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The Globe and Mail

How badly does CIBC want to solve its Caribbean problem?

A CIBC sign is shown in Toronto's financial district on February 26, 2009. THE CANADIAN PRESS/Nathan Denette

The Globe and Mail

From the moment he took over as chief executive officer, Victor Dodig confronted a nagging problem: What to do with FirstCaribbean, CIBC's troubled unit based in Barbados?

The division had been a slow-burning fire inside the bank for several years. That fire became a blaze right before he was named CEO in September, 2014.

In May of that year, CIBC took a $420-million writedown on the division, and by the end of that fiscal year, more than half of CIBC's total gross impaired loans – that is, loans the bank believed would likely not be repaid – were housed in a tiny cluster of sun-drenched islands. Meanwhile, the division contributed only 4 per cent profit of the bank's total revenue.

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This week, investors finally got some insight into what Mr. Dodig might do, with CIBC confirming it is weighing whether to spin off FirstCaribbean and list it on a U.S. stock exchange, which would allow it to reduce its nearly 92-per-cent stake.

The crucial question is whether investors will show any love. The odds seem long: A U.S. listing could be a hard sell. Jamaica's National Commercial Bank tried something similar, but ultimately pulled the offering in 2016.

CIBC has tried an outright sale of FirstCaribbean but got nowhere. Talks with Trinidad-based Republic Bank resulted in nothing but lowball offers, according to people familiar with the negotiations. The U.S. spinoff seems like a last-ditch effort.

FirstCaribbean is certainly in much better shape than it was. The bank started slashing costs a few years back by consolidating back offices and shedding close to 15 per cent of its work force. Once Mr. Dodig took over the parent bank, he sent Gary Brown down to Barbados to do even more heavy lifting – the assumption being that Mr. Brown would polish FirstCarribean for a sale after his success unloading some U.S. capital markets businesses to Oppenheimer in 2007. He also helped clean up CIBC's structured credit portfolio during the financial crisis.

Last year FirstCaribbean posted a $142-million (U.S.) profit, and gross impaired loans have fallen to one-third of CIBC's total. Its thinly-traded shares are up almost 40 per cent since the start of 2016 on the Barbados Stock Exchange.

But how much better can things get? New investors are going to want to see some upside, and growth prospects aren't encouraging.

Revenue growth at FirstCaribbean has been effectively nil for five years, and Canadian competitors Royal Bank of Canada and Bank of Nova Scotia, who also operate in the region, have admitted it's tough going down there. Scotiabank has quietly been getting rid of troubled loans, and some are rumoured to be going for 10 to 20 cents on the dollar, according to a person familiar with the sales.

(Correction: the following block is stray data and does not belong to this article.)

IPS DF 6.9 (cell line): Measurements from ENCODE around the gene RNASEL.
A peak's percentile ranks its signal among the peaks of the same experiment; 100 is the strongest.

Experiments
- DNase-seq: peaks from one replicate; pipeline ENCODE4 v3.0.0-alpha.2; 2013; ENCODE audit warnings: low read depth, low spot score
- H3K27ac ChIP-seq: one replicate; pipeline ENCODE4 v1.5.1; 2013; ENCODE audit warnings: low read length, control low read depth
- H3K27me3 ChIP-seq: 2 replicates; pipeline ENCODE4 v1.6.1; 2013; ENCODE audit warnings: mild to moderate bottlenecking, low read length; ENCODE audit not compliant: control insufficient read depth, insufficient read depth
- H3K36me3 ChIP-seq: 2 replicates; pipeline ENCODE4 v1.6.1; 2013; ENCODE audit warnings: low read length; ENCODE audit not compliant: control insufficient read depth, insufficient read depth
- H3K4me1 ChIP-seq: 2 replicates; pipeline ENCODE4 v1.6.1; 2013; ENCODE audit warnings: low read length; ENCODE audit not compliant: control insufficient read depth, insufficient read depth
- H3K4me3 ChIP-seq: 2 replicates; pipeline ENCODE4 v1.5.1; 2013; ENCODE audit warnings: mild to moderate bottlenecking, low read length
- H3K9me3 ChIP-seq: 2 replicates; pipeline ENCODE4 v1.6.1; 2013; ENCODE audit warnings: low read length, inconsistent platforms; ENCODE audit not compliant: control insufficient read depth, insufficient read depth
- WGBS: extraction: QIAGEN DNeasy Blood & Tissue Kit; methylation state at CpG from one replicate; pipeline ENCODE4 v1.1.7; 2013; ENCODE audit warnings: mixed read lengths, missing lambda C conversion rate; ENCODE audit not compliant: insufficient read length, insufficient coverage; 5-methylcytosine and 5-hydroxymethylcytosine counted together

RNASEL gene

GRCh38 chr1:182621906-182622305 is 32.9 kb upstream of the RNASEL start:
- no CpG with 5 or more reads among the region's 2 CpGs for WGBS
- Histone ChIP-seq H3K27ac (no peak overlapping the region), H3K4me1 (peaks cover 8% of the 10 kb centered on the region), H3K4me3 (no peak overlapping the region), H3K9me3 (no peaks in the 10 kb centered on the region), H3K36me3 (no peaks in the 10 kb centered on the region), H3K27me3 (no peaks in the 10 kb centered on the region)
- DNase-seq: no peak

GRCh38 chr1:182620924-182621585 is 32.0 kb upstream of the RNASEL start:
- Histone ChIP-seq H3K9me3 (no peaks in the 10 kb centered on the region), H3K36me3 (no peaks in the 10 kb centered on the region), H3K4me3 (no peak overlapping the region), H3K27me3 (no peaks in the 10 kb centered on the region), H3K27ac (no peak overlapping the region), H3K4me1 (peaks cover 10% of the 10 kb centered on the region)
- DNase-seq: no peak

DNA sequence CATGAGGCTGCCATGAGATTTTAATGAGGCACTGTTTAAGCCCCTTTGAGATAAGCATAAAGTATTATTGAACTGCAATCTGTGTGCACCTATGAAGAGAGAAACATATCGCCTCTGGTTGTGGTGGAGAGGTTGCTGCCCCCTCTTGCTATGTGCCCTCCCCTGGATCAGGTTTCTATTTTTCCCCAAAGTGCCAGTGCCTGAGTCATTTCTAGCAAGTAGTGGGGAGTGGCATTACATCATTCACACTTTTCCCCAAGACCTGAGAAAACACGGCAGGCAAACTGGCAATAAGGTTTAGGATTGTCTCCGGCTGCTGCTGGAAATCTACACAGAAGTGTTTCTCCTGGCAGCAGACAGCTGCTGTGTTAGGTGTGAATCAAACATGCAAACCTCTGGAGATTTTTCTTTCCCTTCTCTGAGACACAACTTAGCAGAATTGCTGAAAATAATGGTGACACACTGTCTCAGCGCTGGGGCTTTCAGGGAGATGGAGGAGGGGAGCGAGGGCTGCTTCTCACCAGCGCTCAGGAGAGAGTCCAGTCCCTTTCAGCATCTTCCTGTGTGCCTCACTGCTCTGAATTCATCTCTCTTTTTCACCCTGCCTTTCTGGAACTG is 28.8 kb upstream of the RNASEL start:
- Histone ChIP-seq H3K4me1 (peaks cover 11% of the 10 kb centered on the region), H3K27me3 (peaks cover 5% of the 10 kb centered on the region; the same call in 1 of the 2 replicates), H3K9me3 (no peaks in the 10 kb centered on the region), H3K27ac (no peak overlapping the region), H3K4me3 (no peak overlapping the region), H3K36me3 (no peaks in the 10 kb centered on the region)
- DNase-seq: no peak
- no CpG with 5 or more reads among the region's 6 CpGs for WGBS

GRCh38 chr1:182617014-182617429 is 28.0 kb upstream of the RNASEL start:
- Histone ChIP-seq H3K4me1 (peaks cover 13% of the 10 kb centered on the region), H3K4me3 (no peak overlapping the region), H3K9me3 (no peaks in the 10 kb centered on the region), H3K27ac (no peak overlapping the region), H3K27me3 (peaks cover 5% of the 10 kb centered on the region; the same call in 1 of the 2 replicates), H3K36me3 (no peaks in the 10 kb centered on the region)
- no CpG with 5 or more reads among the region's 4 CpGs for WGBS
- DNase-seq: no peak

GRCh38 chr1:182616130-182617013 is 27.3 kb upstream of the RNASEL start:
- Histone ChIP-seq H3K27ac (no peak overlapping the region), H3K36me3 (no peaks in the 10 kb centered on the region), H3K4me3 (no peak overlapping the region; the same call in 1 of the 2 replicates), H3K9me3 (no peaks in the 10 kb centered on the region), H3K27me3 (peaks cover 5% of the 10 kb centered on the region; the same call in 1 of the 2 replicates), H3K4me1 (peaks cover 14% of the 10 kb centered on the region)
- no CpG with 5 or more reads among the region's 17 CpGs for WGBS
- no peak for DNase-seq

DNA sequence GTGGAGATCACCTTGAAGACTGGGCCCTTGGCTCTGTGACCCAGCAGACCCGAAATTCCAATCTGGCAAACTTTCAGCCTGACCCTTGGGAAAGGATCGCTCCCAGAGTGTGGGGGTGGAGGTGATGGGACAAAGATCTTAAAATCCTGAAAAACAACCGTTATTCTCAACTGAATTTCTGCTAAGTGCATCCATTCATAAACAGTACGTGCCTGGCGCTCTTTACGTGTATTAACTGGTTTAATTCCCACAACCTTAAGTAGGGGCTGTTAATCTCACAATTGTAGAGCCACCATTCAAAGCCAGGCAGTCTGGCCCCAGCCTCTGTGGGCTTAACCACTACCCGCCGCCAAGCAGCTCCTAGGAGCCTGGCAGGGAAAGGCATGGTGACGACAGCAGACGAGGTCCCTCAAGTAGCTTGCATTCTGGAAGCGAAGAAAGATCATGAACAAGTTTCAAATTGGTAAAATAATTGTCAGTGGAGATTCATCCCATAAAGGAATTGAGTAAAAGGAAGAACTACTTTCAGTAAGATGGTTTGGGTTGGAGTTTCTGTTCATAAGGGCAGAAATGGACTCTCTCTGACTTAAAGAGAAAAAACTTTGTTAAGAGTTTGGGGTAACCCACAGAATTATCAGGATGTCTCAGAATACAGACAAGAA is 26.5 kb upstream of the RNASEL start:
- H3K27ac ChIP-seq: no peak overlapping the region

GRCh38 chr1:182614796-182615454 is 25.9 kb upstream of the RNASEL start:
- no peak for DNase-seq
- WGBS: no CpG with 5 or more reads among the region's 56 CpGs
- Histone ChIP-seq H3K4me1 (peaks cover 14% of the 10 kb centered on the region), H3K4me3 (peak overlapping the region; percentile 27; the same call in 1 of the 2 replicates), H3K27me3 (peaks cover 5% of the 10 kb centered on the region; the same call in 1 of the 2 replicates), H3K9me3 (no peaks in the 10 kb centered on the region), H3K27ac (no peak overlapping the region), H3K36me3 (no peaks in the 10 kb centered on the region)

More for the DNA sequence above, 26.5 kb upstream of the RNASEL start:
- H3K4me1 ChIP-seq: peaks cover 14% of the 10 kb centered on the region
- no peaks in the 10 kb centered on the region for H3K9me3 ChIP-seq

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The roots of these troubles spread wide. To name a few: Trinidad, a big economic hub, has major exposure to plummeting gas prices because of its offshore production; hurricanes have ravaged a number of countries; and sweeping cost cuts are hard to enact because bank operations are spread out across multiple countries, each with its own government, and the workforce is largely unionized.

FirstCaribbean is particularly challenged by its home base of Barbados. The country's tourist dollars have returned somewhat from their post-financial crisis lows, but the local economy is still in rough shape. In September, Standard & Poor's downgraded the country's debt rating to CCC, deep in junk territory.

Because the debt rating is so weak and foreign investors have shied away, the government is having trouble funding itself. Its answer has been to put more pressure on local banks, and come January, they will be required to hold 20 per cent of their domestic deposits in government securities.

That's especially troubling because the risk of a debt restructuring in Barbados is quite high. Should it happen, a best-case scenario might involve extending the debt terms by a few years, meaning the banks wouldn't get their money back for a longer period. But there's a chance there will be a significant haircut on the value of these government securities, which would wipe out some of the banks' deposit base.

Regulatory risks loom, too. In 2015 allegations emerged that FirstCaribbean may have been used to help facilitate an illegal payment to an executive at FIFA, soccer's governing body, and earlier this month Barbados was added to European Union's list of tax havens, a collection of countries that the EU argues does not do enough to stop tax avoidance programs.

Despite all that, CIBC should be relieved that FirstCaribbean currently turns a solid profit: $142-million in net income is not something to shrug at, considering that Chicago-based PrivateBancorp, which it bought for $5-billion, posted a $208-million profit in 2016. But the Caribbean is a market with much lower potential than the U.S. Midwest.

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It could be that CIBC gets a deal done by trying to spin off the asset for cheap. It just depends how badly Mr. Dodig and the board want this problem solved.

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